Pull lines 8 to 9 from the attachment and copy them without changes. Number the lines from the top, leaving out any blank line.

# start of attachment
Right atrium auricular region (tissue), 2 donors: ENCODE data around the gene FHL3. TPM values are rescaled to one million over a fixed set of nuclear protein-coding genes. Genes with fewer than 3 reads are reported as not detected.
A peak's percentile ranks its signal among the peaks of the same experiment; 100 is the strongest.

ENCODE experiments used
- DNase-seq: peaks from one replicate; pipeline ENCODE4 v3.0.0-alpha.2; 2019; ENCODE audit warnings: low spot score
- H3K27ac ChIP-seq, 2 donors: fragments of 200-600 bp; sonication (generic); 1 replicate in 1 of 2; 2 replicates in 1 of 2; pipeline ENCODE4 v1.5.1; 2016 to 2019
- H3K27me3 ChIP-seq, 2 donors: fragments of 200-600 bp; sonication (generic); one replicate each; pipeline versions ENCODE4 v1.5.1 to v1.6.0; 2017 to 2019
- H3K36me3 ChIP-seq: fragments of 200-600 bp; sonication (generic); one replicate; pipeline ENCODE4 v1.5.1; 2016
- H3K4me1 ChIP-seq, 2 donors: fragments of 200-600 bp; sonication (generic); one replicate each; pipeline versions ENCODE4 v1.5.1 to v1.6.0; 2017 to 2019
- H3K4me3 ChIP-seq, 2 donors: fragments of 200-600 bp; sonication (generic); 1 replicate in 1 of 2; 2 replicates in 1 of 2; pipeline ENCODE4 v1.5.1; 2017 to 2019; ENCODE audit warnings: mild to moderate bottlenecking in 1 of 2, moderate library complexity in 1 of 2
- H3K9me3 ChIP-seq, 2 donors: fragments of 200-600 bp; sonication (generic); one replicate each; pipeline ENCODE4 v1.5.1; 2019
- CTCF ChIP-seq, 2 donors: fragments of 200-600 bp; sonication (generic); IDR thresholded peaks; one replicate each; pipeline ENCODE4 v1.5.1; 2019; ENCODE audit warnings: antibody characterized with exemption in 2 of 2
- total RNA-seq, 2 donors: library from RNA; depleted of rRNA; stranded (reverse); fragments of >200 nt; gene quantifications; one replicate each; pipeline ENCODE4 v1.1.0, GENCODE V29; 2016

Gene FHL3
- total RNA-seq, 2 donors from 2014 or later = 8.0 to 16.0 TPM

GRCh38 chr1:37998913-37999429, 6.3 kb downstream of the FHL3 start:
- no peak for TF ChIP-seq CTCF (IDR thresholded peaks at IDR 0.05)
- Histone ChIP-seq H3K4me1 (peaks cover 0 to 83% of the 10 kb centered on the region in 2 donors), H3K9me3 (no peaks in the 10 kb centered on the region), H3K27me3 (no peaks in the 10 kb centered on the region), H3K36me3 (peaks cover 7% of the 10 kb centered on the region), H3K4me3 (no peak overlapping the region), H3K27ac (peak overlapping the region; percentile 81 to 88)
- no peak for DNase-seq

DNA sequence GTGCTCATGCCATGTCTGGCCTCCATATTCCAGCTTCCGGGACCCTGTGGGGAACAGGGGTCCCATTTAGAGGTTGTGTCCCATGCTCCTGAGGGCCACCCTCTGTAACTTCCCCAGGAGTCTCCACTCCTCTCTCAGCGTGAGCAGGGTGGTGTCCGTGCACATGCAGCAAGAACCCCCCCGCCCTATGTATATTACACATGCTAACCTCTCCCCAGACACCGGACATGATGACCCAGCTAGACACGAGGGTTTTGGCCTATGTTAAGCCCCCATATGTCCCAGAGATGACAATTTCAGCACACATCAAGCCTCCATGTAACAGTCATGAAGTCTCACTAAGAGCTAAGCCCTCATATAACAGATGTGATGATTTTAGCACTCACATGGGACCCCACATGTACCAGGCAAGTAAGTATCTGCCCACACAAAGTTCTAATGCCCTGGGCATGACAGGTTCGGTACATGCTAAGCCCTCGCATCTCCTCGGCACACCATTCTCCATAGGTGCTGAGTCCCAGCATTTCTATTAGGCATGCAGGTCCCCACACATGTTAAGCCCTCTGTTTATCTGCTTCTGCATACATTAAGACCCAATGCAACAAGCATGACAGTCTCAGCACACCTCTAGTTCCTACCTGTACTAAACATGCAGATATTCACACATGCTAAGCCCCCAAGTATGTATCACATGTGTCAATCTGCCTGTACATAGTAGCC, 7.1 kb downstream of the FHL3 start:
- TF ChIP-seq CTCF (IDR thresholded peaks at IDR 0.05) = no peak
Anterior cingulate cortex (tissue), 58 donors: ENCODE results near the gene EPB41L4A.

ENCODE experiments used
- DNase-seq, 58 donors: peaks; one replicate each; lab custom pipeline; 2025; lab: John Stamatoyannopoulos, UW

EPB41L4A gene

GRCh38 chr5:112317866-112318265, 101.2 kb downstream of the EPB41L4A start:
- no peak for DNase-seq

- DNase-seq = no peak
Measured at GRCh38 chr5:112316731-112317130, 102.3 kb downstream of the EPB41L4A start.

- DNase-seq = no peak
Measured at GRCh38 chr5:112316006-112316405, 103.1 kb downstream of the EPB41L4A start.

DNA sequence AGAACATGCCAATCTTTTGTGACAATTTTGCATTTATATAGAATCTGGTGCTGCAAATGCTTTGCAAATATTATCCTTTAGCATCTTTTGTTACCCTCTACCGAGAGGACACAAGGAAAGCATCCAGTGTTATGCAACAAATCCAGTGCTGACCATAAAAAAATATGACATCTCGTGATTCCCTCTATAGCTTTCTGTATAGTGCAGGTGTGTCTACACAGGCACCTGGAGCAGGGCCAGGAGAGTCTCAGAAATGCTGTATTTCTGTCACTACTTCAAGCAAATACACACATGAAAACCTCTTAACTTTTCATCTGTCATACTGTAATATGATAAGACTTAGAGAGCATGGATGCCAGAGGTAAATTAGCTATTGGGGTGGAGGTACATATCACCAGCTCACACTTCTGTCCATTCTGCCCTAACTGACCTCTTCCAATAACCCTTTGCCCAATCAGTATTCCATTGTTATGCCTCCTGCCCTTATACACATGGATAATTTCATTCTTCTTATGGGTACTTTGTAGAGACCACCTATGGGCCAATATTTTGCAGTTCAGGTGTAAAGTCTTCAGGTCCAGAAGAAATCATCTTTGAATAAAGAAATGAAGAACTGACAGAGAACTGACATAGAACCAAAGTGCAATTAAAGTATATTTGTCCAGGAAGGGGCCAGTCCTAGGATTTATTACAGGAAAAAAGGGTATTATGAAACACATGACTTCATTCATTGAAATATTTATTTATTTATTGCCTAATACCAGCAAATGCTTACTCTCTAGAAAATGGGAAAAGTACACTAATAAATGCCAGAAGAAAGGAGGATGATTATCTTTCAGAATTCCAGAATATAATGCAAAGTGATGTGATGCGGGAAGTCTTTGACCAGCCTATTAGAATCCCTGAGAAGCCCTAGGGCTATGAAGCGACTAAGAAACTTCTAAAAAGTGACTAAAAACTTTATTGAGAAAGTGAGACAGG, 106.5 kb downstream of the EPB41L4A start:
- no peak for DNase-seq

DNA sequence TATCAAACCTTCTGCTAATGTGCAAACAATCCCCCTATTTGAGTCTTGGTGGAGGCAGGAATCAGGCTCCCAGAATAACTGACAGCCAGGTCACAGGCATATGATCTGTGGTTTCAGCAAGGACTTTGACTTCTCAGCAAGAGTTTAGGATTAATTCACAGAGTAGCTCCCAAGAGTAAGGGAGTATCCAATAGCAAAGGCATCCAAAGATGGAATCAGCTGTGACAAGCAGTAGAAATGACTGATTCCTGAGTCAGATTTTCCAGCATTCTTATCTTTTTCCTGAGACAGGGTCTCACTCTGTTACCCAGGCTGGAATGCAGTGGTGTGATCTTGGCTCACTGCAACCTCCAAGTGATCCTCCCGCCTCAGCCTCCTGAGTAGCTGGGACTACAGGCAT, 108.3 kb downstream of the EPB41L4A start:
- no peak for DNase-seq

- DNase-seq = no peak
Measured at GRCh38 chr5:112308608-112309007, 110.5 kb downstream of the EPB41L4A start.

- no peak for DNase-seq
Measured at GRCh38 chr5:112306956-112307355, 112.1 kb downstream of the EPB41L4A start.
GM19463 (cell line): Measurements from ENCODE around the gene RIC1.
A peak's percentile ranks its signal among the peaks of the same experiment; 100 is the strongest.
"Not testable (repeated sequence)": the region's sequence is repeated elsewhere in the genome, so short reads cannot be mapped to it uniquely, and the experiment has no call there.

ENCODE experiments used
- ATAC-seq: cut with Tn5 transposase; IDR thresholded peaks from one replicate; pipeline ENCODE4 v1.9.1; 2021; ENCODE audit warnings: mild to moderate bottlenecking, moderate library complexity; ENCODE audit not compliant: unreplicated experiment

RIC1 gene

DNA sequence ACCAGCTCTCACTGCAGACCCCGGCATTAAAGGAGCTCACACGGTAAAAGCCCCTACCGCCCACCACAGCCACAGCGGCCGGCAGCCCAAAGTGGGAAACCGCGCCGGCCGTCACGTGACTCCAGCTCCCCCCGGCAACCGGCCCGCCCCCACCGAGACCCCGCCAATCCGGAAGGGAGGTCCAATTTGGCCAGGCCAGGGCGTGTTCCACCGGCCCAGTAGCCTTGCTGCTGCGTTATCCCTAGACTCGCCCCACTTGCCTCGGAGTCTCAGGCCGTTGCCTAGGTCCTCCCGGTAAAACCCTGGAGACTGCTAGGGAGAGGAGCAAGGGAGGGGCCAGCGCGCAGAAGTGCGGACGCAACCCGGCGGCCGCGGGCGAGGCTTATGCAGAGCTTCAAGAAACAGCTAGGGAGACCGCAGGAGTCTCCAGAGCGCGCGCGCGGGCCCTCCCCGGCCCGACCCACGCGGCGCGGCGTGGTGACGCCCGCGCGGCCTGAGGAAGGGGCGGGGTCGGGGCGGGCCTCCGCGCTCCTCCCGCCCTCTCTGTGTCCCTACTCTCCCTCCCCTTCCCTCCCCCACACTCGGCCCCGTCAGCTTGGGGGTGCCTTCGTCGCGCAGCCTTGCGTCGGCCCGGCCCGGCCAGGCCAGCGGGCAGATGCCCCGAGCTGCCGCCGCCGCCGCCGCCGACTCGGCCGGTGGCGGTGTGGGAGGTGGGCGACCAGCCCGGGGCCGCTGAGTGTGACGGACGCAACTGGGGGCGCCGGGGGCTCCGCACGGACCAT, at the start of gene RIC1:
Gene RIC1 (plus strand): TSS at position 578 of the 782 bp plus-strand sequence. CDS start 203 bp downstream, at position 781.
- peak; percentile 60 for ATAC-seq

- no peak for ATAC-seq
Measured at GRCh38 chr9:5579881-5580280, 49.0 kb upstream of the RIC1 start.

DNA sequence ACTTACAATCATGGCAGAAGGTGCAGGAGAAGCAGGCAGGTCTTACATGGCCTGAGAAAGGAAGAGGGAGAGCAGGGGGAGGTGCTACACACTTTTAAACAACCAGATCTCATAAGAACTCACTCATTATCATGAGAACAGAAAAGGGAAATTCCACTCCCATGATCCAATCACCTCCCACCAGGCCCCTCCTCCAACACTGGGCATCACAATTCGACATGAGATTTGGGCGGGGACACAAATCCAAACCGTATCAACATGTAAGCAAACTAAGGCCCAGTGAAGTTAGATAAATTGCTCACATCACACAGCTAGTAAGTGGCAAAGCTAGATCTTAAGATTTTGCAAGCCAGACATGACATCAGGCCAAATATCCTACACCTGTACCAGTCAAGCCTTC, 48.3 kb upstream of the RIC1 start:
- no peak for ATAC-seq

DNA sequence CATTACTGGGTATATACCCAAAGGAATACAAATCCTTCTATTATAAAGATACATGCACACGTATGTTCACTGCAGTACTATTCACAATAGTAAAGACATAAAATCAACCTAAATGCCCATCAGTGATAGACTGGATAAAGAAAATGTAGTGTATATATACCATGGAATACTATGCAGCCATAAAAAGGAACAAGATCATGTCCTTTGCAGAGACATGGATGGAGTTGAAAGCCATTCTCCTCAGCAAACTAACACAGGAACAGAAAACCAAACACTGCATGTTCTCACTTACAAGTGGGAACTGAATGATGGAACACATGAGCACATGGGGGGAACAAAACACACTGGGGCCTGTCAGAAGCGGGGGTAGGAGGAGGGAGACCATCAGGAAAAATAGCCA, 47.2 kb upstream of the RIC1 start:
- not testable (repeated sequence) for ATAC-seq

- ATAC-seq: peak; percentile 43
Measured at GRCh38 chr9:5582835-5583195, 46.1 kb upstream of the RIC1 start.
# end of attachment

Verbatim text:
- H3K4me1 ChIP-seq, 2 donors: fragments of 200-600 bp; sonication (generic); one replicate each; pipeline versions ENCODE4 v1.5.1 to v1.6.0; 2017 to 2019
- H3K4me3 ChIP-seq, 2 donors: fragments of 200-600 bp; sonication (generic); 1 replicate in 1 of 2; 2 replicates in 1 of 2; pipeline ENCODE4 v1.5.1; 2017 to 2019; ENCODE audit warnings: mild to moderate bottlenecking in 1 of 2, moderate library complexity in 1 of 2